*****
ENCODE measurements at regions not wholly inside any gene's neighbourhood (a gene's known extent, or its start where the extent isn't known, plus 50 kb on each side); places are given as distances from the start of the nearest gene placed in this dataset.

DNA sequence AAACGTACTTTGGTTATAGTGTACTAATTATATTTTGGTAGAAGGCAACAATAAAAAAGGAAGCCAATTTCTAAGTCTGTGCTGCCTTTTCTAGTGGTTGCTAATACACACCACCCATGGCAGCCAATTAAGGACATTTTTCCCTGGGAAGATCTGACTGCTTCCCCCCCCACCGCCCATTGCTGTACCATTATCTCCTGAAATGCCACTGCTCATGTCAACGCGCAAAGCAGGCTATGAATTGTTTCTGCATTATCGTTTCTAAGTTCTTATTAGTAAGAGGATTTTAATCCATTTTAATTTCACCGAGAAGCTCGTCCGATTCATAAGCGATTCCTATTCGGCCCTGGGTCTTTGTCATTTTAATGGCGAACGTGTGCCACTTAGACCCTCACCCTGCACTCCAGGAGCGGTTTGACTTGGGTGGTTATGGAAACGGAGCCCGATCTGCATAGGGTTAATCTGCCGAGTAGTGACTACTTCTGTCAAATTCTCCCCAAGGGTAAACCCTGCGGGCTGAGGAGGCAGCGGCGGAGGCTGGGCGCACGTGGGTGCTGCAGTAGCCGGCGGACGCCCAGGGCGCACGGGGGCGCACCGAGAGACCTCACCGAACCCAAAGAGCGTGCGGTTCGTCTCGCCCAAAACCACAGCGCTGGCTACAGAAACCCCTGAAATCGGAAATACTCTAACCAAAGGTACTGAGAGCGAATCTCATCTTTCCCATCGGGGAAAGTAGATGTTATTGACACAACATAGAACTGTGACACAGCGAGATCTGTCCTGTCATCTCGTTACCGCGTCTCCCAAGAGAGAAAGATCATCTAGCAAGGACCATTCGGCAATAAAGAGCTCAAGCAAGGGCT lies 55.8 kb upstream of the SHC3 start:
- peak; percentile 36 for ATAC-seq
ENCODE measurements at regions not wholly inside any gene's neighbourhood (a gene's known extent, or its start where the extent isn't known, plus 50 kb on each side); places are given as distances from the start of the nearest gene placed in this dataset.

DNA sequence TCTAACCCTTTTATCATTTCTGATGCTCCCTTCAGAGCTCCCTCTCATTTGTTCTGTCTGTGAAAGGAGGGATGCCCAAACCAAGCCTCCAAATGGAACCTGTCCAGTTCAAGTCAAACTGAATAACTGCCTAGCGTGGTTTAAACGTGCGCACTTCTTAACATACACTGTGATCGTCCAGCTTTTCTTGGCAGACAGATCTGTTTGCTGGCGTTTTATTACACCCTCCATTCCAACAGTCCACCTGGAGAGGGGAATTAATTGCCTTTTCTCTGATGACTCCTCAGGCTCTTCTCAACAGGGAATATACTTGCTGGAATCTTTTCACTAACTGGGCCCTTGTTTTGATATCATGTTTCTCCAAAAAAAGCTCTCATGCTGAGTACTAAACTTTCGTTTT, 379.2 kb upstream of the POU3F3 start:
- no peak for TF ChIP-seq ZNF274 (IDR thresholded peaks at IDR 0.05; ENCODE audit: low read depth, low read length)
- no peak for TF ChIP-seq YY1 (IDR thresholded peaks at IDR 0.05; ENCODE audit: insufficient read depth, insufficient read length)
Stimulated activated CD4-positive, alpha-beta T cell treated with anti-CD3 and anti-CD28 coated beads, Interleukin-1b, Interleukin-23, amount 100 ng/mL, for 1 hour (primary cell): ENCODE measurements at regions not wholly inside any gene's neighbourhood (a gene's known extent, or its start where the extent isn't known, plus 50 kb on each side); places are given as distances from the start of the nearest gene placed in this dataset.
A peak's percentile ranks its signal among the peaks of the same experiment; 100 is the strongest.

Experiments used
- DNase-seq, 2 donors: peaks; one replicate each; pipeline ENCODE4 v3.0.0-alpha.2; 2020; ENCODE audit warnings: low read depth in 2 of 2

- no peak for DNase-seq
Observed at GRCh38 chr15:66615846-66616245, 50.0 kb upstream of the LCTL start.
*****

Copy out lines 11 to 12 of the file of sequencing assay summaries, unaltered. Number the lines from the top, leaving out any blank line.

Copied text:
- DNase-seq, 2 donors: peaks; one replicate each; pipeline ENCODE4 v3.0.0-alpha.2; 2020; ENCODE audit warnings: low read depth in 2 of 2

- no peak for DNase-seq